World's E-Waste 'Unsustainable', Says UN Report Citing China, India, and US - Lebanon news - أخبار لبنان
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World’s E-Waste ‘Unsustainable’, Says UN Report Citing China, India, and US

Across the river from Delhi’s Red Fort, the grim neighbourhood of Seelampur lives off what consumers in the modern world throw away – their broken or obsolete electronic and electrical goods.Home to one of the world’s largest markets for e-waste, Seelampur exemplifies the challenge highlighted in a UN-led report released on Thursday.The Global E-waste Monitor…

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Across the river from Delhi’s Red Fort, the grim neighbourhood of Seelampur lives off what consumers in the modern world throw away – their broken or obsolete electronic and electrical goods.Home to one of the world’s largest markets for e-waste, Seelampur exemplifies the challenge highlighted in a UN-led report released on Thursday.The Global E-waste Monitor 2020 report found that the world dumped a record 53.6 million tonnes of e-waste last year. Just 17.4 percent was recycled.”Even countries with a formal e-waste management system in place are confronted with relatively low collection and recycling rates,” the report said.China, with 10.1 million tonnes, was the biggest contributor to e-waste, and the United States was second with 6.9 million tonnes. India, with 3.2 million tonnes, was third. Together these three countries accounted for nearly 38 percent of the world’s e-waste last year.While the overall damage done to the environment from all the un-recycled waste may be incalculable, the message from the report was conclusive: “The way in which we produce, consume, and dispose of e-waste is unsustainable.”Global warming is just one issue cited by the report as it noted 98 million tonnes of carbon dioxide equivalents were released into the atmosphere as a result of inadequate recycling of “undocumented” refrigerators and air conditioners.This year’s coronavirus lockdowns have exacerbated the e-waste problem.People stuck at home are de-cluttering, and because of the lockdowns there are few workers collecting and recycling the junk, Kees Balde, a senior programme officer with the sustainable cycles programme at the United Nations University, another contributor to the report, told Reuters.New consumers, more junkWhat is happening in India and China is symptomatic of a wider problem in developing countries, where demand for goods like washing machines, refrigerators, and air conditioners is rising rapidly.”In middle- and low-income countries, the e-waste management infrastructure is not yet fully developed or, in some cases, is entirely absent,” the report said.Dinesh Raj Bandela, deputy programme manager at the Centre for Science and Environment, a New Delhi-based research and advocacy body, said India’s focus on e-waste had to go beyond collection, and manufacturers should be encouraged to produce consumer goods that last longer and are less toxic.Although India is the only country in South Asia to draft legislation for e-waste, its collection remains rudimentary.In Seelampur, the maze of filthy lanes are filled with scrap shops where thousands of people work, picking apart whatever is salvageable from the junk gathered from across north India.Outside each shop there are piles of old monitor screens, desktop computers, broken landline telephones, mobile handsets, televisions, voltage stabilisers, air-cons, refrigerators, microwaves, vacuum cleaners, and washing machines.Vines of old electric cable are strewn or rolled over the mountains of electronic trash.Shopkeepers and workers are extremely suspicious of any outsider walking through the narrow lanes, especially journalists. Mohammed Abid, a scrap e-waste dealer, who was willing to speak, denied that ways of handling e-waste in Seelampur broke any laws or posed any dangers.“There are certain jobs that create a lot of problem for the environment, but in this market no such work is done that affects the environment or increases the pollution – nothing of that sort is done here,” he said, while the stench from a nearby open drain filled the air.© Thomson Reuters 2020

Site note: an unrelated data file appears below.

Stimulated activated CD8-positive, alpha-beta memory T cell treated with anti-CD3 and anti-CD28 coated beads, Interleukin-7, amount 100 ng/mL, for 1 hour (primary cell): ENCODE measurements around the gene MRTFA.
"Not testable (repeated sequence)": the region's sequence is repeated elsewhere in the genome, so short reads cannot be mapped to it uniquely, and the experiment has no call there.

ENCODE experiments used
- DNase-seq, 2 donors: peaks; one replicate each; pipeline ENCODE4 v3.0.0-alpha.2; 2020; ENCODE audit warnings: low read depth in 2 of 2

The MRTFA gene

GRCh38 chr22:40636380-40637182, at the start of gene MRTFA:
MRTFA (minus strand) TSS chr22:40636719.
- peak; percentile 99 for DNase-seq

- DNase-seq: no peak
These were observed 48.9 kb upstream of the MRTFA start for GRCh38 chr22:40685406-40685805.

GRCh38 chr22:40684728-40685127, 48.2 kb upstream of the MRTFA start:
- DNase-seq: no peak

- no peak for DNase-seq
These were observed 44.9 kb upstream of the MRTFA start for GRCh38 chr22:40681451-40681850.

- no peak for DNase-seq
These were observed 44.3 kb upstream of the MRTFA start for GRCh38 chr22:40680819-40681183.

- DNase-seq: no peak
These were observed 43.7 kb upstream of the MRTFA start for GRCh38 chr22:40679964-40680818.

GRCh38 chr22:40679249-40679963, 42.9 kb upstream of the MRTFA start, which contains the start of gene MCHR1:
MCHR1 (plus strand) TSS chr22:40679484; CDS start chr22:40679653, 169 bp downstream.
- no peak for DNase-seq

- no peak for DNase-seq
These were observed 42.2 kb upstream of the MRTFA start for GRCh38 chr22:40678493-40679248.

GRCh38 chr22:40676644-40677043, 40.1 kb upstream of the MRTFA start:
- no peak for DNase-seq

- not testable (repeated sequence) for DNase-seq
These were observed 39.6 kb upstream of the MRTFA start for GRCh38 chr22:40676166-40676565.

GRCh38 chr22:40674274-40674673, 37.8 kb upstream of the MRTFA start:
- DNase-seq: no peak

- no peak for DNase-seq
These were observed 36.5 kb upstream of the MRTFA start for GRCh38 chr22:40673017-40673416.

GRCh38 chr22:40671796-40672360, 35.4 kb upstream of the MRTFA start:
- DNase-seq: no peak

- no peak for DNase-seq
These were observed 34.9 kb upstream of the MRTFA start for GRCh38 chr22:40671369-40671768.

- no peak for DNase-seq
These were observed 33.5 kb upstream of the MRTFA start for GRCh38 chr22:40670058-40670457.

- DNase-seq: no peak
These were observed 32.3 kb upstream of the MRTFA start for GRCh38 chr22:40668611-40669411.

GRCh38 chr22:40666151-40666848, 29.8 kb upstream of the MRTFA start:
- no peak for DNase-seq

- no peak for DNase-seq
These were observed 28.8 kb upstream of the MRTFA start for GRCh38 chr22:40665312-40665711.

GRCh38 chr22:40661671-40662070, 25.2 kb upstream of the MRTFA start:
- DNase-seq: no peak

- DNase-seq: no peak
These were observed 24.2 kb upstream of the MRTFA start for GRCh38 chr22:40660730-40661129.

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Lenovo Legion 7i, Legion 5i, Legion 5i Pro Gaming Laptops Refreshed With 11th Gen Intel Core H-Series CPUs

Lenovo Legion 7i, Legion 5i, and Legion 5i Pro gaming laptops have been announced with the latest 11th Gen Intel Core H-series mobile processors. The Lenovo announcement comes at the heel of Intel’s 11th Gen Core Tiger Lake-H processors for laptops and brings three updated laptops models, along with a new gaming monitor. They come…